In a May 6 speech to the House Committee on Oversight and Reform, Representative Cori Bush spoke candidly about the tremendous difficulties she faced during her two pregnancies. Her heartfelt testimony detailed both her preterm labor complications and the racist medical care she was forced to navigate. Her eldest child, Zion, was born at 23 weeks rather than the standard 40 weeks, after Bush began experiencing hyperemesis gravidarum (severe nausea and vomiting) during the first trimester of her pregnancy. When at five months she told her doctor that she was experiencing severe pain, her doctor sent her home; a week later, Bush went into labor. “At 23 weeks, my son was born, one pound three ounces,” Bush testified. “His ears were still in his head, his eyes were still fused shut, his fingers were smaller than rice, and his skin was translucent. A Black baby, translucent skin. You can see his lungs. He could fit within the palm of my hand.”
Though her son survived, he spent the first four months of his life in the neonatal care unit, and while the doctor later apologized to Bush for not believing her, she had a similar experience during her second pregnancy. “At 16 weeks, I went for an ultrasound at the clinic and saw a different doctor who was working that day,” she said. “I found out again I was in preterm labor. The doctor told me that the baby was going to abort.” The care provider then continued to antagonize her, suggesting she allow her pregnancy to abort and simply “get pregnant again,” directly referencing Black women’s assumed hyperpromiscuity and fecundity. Though Bush’s daughter was successfully delivered, her testimony clearly articulates what’s at stake when gestational medical care for Black people is completely overlooked. “Everyday Black women are subjected to harsh and racist treatment during pregnancy and childbirth,” she said during her testimony. “Everyday Black women die because the system denies our humanity.”
Bush was shining an important light on America’s gestational mortality crisis, which is two-and-a-half times higher for Black birthing people than for their white counterparts, yet the angry response to her testimony focused only on the gender-inclusive language she employed in a tweet she sent on Mother’s Day, a few days after her testimony, that read, in part, “Every day, Black birthing people and our babies die because our doctors don’t believe our pain.” Bush intentionally used this language in her congressional testimony as well, stating unequivocally that she’s committed to “doing the absolute most to protect Black mothers, to protect Black babies, to protect Black birthing people, and to save lives.”
In the aftermath, South Carolina Congresswoman Nancy Mace said that Bush’s language was “stripping from women the one thing that only we can do,” while actor Rose McGowan called Bush’s testimony a smear on “bio-women,” accusing her of virtue signaling to trans women. This criticism overlooks a key aspect of Bush’s testimony: When we’re considering marginalized people’s bodily autonomy, we must question how we perceive whose lives are worth protecting, and who is allowed to safely make a family—an inquiry that extends far beyond white cisgender women.
Dylan Pugh, a trans doula who is working toward his master’s in Public Health, candidly spoke with Bitch about helping his clients access gender-affirming reproductive healthcare. Pugh began his training as a doula in the summer of 2016, via a scholarship through Doula Trainings International, one of the first doula organizations to use a gender-affirming curriculum. While the use of language for and around trans people has become a more routinely politicized topic in the last decade, the effects are still consequential. “It is really important to have cis people use language like ‘birthing people’ because the birth world is so deeply transphobic,” Pugh says. For queer and trans clients of color, these entanglements become even more difficult to navigate. One of Pugh’s clients, a butch woman of color, was suffering from severe pain during a prenatal examination. “I called over the nurse, and neither she nor the doctor listened to me,” he says. “And it’s more than likely they weren’t taking her seriously because of her sexuality, her gender presentation, and her race.” Finally, the nurse acquiesced and examined the patient.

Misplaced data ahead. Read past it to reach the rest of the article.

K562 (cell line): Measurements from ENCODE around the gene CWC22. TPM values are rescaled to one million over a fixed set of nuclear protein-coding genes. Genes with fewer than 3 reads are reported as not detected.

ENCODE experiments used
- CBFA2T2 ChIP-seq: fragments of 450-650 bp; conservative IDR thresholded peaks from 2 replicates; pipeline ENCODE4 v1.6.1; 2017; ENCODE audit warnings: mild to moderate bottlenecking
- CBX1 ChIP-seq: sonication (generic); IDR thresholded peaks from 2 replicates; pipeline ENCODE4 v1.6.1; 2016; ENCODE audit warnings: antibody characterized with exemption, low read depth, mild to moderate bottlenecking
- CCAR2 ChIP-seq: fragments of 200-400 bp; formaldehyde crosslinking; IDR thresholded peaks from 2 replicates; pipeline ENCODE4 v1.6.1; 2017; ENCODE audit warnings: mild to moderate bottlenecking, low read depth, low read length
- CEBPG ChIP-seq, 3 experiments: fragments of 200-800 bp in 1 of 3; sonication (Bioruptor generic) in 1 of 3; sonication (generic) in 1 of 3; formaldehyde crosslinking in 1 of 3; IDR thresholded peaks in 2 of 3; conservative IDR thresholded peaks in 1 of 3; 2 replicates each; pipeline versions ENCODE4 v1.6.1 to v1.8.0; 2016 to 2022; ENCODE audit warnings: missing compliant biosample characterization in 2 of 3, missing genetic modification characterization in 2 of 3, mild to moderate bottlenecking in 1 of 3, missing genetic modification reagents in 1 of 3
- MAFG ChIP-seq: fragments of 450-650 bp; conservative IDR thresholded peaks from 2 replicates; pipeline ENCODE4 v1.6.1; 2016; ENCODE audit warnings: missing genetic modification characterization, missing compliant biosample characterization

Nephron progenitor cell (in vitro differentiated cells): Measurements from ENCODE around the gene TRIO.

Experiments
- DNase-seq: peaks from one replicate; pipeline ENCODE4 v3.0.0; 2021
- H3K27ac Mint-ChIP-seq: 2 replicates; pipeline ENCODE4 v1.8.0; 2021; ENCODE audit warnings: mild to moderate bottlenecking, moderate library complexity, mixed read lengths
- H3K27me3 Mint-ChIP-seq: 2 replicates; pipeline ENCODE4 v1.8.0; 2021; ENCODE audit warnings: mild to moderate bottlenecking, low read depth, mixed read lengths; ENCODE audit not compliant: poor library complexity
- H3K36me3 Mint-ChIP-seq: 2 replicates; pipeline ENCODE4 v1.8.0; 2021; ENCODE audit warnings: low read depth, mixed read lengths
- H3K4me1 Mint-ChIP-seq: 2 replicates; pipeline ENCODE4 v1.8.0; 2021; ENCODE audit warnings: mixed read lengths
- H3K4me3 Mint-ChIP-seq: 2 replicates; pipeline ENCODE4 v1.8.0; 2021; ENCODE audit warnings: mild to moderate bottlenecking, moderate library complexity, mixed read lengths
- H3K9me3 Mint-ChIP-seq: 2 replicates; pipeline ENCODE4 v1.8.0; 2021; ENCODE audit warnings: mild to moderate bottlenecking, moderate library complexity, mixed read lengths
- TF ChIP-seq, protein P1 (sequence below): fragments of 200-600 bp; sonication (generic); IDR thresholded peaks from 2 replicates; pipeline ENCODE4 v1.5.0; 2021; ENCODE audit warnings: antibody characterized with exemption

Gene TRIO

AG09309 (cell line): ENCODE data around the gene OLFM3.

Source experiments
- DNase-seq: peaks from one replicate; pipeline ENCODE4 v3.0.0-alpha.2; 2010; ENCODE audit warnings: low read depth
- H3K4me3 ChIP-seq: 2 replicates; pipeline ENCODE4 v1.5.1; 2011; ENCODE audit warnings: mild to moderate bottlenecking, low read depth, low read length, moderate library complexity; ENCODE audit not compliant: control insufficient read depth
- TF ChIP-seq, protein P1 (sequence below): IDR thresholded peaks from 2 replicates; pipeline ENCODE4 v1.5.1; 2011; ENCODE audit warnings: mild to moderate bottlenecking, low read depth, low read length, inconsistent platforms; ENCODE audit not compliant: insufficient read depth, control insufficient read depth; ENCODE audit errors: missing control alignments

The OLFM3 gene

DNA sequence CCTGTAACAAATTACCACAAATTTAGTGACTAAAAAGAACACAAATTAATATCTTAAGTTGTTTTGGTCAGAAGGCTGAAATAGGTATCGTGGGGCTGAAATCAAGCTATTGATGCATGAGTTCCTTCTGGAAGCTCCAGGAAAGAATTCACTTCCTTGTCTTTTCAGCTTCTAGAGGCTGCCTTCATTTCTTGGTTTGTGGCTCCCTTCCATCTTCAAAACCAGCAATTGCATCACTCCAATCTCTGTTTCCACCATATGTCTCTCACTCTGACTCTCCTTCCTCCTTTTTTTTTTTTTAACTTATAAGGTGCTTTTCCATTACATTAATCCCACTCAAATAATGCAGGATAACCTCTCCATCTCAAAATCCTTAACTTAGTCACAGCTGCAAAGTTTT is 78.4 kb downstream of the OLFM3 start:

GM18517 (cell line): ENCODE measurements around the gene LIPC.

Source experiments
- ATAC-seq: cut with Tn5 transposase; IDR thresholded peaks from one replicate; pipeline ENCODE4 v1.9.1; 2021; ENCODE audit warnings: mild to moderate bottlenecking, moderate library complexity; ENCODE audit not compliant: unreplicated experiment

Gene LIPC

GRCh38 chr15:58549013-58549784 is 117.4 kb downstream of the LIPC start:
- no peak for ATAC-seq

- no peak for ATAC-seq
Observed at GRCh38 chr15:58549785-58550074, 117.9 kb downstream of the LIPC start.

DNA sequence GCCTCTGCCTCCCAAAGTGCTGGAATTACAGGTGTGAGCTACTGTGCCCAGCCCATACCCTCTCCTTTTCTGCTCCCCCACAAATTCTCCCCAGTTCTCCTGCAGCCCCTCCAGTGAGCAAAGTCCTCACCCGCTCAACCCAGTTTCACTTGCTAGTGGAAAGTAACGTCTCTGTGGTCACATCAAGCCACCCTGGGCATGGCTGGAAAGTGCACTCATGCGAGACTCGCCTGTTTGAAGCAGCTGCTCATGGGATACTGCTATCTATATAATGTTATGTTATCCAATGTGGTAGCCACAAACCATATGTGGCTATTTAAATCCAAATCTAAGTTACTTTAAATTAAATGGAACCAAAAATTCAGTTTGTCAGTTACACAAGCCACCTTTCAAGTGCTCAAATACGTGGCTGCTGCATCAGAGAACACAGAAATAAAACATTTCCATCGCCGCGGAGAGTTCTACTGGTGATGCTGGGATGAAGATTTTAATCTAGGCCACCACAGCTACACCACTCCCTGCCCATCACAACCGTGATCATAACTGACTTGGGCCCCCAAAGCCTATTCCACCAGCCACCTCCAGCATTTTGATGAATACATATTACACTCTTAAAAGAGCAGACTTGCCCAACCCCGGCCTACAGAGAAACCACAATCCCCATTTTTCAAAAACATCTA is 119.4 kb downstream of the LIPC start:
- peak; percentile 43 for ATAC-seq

To the surprise of the medical staff, the patient was in full-blown labor and the baby had begun descending; they were able to successfully deliver the infant. “Really talking about the material reality of this is so important because there’s even more medical neglect, even more health disparities associated with multiple marginalized identities,” Pugh says. He is impassioned and upset that his clients have to face “transphobia, racism, homophobia, classism, all of these things that make it so difficult for people to build families, for queer people to build families.” While language may be a vehicle of inclusion, Pugh says that “it goes beyond a simple pronoun training” because so many medical providers still have racist and transphobic ideas ingrained in their worldviews. As abortion provider and reproductive health advocate Cheryl Chastine succinctly puts it, “We can’t advocate that each pregnant person be able to effect the best decision for themselves—while simultaneously insisting that people who aren’t cisgender should go along silently with language in which they don’t exist.”
In her landmark 1991 text “The Black Surrogate Mother,” Penn Law professor Anita Allen documents the impossibly difficult legal and social circumstances that define being a Black pregnant person in the United States. Orange County Superior Court Judge Richard N. Parslow, who presided over the landmark 1993 surrogacy case Johnson v Calvert, compared the legal status of the defendant Anna Johnson to that of both a foster parent and a wet nurse. To Judge Parslow, Johnson, a Black woman, was comparable to hired or enslaved help; he plainly proclaimed that he wasn’t “sure anyone would argue that the person that nursed the child … from seven pounds to thirty pounds got parental rights and became the mother.” This legal framework motivated Allen to examine who has historically occupied the role of wet nurse. The widespread practice of enslaved Black women forced to work as wet nurses often meant those women “were required to leave their own children to care for the owner’s children,” an example Allen uses to illustrate the direct relationship that wet nursing has with Black women and Black birthing people’s lack of parental rights and protections.